In Colorado, grants from the Colorado Auto Theft Prevention Authority (CAPTA) directly or indirectly funded the purchase of automated license readers in Boulder, Longmont, Lafayette, Erie, Louisville, Commerce City, and Thornton. The Adams County Sheriff’s Office also received funding from CAPTA for automated license plate reader equipment.

The systems use cameras mounted on patrol cars or on objects like road signs and bridges, and the documents show that their deployment is increasing rapidly. They photograph every license plate they encounter, use software to read the number and add a time and location stamp, then record the information in a database. Police are alerted when numbers match lists containing license numbers of interest, such as stolen cars.

View an interactive slideshow on automated license plate readers

Last summer, the ACLU of Colorado joined affiliates in 37 states to file nearly 600 freedom of information requests asking federal, state, and local agencies how they use the readers. The 26,000 pages of documents produced by the agencies that responded – about half – include training materials, internal memos, and policy statements. The results and analysis are detailed in an ACLU report released today called “You Are Being Tracked,” which includes charts and policy recommendations.

The study found that not only are license plate scanners widely deployed, but few police departments place any substantial restrictions on how they can be used. A tiny fraction of the license plate scans are flagged as “hits.” For example, in Maryland, for every million plates read, only 47 (0.005 percent) were potentially associated with a stolen car or a person wanted for a serious crime. Yet, the documents show that many police departments are storing – for long periods of time – huge numbers of records on scanned plates that do not return hits.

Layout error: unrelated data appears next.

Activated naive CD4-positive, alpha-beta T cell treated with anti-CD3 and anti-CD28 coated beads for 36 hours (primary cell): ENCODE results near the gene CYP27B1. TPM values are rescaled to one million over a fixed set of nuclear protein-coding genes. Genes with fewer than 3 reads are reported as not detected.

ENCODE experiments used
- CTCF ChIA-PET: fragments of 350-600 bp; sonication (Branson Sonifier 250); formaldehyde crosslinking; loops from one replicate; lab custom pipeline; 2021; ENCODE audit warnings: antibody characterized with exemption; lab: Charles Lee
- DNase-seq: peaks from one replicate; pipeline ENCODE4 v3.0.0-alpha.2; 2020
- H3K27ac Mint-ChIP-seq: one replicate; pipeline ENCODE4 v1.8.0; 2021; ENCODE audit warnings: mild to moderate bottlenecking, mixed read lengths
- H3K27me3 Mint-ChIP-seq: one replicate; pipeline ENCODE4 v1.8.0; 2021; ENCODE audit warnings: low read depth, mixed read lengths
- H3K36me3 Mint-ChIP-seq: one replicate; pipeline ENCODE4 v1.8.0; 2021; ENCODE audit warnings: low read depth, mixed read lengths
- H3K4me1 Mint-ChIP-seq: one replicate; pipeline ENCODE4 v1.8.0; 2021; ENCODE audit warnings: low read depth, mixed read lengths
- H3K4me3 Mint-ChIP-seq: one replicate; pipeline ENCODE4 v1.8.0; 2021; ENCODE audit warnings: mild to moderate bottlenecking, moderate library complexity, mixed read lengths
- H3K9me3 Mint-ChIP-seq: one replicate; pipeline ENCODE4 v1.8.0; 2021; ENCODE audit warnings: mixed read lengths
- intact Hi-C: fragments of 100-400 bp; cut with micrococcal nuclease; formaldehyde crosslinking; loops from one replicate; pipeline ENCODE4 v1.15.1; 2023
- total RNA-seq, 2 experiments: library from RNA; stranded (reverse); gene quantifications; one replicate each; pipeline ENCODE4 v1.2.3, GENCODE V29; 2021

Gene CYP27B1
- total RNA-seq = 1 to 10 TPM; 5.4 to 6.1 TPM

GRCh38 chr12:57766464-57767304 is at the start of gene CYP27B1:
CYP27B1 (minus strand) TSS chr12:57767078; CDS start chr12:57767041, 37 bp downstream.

In Colorado, for example, Commerce City and Aurora keep all driver location data from automated license readers for two years. In Aurora, some scans are then transferred to a database for indefinite retention.

The City of Longmont maintains all automated license reader data for a minimum of one year and a maximum of two. Longmont license plate readers do not distinguish between Colorado and out-of-state plates, occasionally resulting in false hits for innocent drivers.

“Without sufficient privacy protections, we could quickly reach a point where these devices are in operation on every block, monitoring like a GPS tracker every movement we make, including what friends, doctors, protests, political events, or churches we visit,” added Maes.

The ACLU report contains over a dozen specific recommendations for government use of license plate scanner systems, including: police must have reasonable suspicion that a crime has occurred before examining the data; unless there are legitimate reasons to retain records, they should be deleted within days or weeks at most; and, people should be able to find out if their cars’ location history is in a law enforcement database.

The report, an interactive map with links to the documents, and an interactive slide show are available at: www.aclu.org/alpr